In the last 24 hours, we have heard mutterings about the possibility that an earlier commitment to cuts in the corporate tax rate may not go ahead in the budget. Some in the business community have, unsurprisingly, raised alarm at this possibility.
It is worthwhile, however, considering the justification for such cuts, since the economic imperative is not altogether crystal clear. And this is even more so for a budget where the goal of a surplus poses risks in terms of cuts to the social wage.
One argument raised both in political debate and within the media is that the cuts in the corporate rate are a compensation for the mining tax.
However, for those who thought the latter had something to do with equity and with a broadening of the tax base, particularly for longer-term fiscal sustainability, this is a somewhat strange argument. It seems to be suggesting that there should be some compensation in terms of tax cuts for entities which were taxed in the first place because of their ability to pay. Strange!
The other, more economic, argument that is often put in favour of cuts to the corporate tax rate is that such cuts would stimulate business investment and economic growth.
On closer reflection, it is not at all clear what the mechanism at work is supposed to be by which a cut in the corporate tax rate would stimulate business investment.
If you think about business investment in terms of the fact that it’s generating extra productive capacity, then the critical element is an expectation of growth in sales. If growth in sales is not expected to change, it is unclear why businesses would speed up the rate at which they are expanding their productive capacity and thus the rate at which their investment expenditures are growing, even with an increase in current and near-term after-tax profits.
In this case, one is left asking why businesses would not simply “pocket” the tax cuts without any significant change in their investment activity.
Of course there may be some investment projects where, at the current tax rate, the projected after-tax rate of return is just on below the minimum required to warrant undertaking the investment. In this case, a corporate tax cut could make the difference, pushing the after-tax rate of return just above that minimum.
In this case, the tax cut could conceivably make the difference between investment and no investment.
But one wonders whether or not this would be the general case and whether, as suggested above, it is more sluggish demand which is the constraining factor on business investment.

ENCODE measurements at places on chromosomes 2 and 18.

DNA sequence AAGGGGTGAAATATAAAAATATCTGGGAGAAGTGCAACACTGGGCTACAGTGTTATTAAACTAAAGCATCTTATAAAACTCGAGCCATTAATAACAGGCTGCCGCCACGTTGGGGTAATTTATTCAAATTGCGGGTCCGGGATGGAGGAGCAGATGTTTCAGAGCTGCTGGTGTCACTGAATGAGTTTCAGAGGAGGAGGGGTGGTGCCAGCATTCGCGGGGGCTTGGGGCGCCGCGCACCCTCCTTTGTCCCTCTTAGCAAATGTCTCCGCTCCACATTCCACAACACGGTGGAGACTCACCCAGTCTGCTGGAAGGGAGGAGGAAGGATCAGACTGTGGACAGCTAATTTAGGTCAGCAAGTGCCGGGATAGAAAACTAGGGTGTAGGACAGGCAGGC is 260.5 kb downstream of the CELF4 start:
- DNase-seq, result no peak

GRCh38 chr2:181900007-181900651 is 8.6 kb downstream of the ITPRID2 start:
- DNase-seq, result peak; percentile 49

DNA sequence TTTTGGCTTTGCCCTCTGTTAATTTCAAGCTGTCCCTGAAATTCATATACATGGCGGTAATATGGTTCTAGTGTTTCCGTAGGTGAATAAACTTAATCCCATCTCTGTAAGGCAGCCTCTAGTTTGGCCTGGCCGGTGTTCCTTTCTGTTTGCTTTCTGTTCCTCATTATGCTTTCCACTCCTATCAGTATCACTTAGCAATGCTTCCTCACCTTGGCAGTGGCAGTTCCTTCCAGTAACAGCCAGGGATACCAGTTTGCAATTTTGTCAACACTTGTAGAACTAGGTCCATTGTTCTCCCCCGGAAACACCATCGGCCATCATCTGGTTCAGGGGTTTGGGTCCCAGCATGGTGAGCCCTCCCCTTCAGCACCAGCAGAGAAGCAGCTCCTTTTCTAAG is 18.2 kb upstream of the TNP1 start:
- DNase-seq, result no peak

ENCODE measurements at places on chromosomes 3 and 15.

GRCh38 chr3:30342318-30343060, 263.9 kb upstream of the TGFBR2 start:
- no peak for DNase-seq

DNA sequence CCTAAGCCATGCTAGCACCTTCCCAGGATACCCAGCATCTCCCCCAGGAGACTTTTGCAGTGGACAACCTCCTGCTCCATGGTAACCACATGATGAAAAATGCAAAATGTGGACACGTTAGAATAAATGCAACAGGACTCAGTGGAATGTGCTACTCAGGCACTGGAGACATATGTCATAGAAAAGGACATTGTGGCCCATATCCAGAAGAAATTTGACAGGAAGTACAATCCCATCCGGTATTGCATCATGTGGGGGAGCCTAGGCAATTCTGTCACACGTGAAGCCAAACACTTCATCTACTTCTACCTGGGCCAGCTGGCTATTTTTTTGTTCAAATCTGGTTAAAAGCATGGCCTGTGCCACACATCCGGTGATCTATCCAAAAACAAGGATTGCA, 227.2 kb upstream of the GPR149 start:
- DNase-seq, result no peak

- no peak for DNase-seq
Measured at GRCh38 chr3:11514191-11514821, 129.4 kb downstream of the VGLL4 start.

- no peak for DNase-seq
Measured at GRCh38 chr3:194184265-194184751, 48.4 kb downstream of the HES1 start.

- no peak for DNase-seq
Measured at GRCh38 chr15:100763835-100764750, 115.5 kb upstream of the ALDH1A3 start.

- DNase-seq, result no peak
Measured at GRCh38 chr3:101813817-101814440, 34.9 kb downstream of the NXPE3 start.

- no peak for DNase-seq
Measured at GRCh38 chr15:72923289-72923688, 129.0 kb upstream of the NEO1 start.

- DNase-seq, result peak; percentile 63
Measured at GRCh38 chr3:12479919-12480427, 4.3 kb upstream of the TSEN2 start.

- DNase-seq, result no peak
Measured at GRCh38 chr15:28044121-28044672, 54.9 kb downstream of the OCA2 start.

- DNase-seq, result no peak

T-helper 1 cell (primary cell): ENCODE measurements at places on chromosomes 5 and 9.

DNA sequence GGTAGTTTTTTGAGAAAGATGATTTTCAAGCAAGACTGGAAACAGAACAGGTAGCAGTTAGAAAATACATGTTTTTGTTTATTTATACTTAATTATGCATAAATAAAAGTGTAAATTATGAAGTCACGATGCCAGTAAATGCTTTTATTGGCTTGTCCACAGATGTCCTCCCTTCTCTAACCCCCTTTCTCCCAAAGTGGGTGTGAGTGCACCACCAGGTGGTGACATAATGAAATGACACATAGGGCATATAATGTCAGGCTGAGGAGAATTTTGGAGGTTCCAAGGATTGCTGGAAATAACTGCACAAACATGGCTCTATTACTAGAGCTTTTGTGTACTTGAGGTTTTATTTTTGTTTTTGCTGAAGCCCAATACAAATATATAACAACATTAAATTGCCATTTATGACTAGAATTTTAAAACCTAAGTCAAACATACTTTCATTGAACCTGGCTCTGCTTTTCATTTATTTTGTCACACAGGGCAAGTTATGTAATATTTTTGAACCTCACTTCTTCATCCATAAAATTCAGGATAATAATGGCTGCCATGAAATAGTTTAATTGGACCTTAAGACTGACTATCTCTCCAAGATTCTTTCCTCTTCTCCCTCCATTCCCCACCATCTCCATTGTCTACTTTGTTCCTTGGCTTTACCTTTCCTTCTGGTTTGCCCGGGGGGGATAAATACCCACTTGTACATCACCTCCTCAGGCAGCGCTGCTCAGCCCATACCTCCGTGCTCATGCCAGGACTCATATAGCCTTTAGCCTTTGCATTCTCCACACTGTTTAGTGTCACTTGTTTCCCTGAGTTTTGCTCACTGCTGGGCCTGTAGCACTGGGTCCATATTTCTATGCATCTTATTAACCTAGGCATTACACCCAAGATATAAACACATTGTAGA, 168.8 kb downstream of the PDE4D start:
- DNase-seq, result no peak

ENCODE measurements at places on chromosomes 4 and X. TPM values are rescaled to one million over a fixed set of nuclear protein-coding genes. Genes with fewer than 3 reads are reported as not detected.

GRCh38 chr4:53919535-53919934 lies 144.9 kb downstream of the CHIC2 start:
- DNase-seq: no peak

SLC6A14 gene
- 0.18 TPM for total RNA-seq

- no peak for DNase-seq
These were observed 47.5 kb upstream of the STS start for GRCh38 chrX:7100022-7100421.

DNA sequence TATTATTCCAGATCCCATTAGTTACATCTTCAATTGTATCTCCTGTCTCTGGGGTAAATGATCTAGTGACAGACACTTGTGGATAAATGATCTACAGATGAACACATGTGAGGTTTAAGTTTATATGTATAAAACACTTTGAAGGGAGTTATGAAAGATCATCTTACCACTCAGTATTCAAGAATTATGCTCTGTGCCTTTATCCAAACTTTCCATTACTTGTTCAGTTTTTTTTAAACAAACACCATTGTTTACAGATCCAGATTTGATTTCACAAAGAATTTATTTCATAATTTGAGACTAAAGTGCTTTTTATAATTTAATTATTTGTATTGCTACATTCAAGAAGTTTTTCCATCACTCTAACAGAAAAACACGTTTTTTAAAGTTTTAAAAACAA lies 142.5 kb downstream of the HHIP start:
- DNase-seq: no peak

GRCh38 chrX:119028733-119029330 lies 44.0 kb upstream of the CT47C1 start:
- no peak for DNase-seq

The only other possibility is that improved net after-tax profits resulting from any change to corporate tax are earmarked for investment in R & D and new technologies which boost productivity, leading in turn to downward pressure on costs and prices.
But here too the story is not as simple as it looks. Even if the corporate tax rate has some downward pressure on prices and the rate of inflation, it is by no means clear that this would stimulate household expenditure and in turn aggregate demand. One producer’s lower costs is another producer’s lower revenue.
In any case, the channelling of greater funds into innovation and new technologies is not automatic. It requires sufficient competitive pressure for a start. And moreover, improvements in technology and productivity are themselves typically bound up with the process of business investment.
So, we are back to where we started - wondering how precisely a cut in corporate tax may by itself spur business to greater heights in terms of faster growth in investment.
To the extent that it does, it would be a useful result in an economy with sluggish activity in a number of sectors, such as manufacturing.
The real question is how likely this is and whether other measures (for eaxmple, stimulating expenditures by low-income level households) in a budget designed to tighten fiscal policy would be better in order to prevent a further softening in the economy, not to mention having an equity-dividend.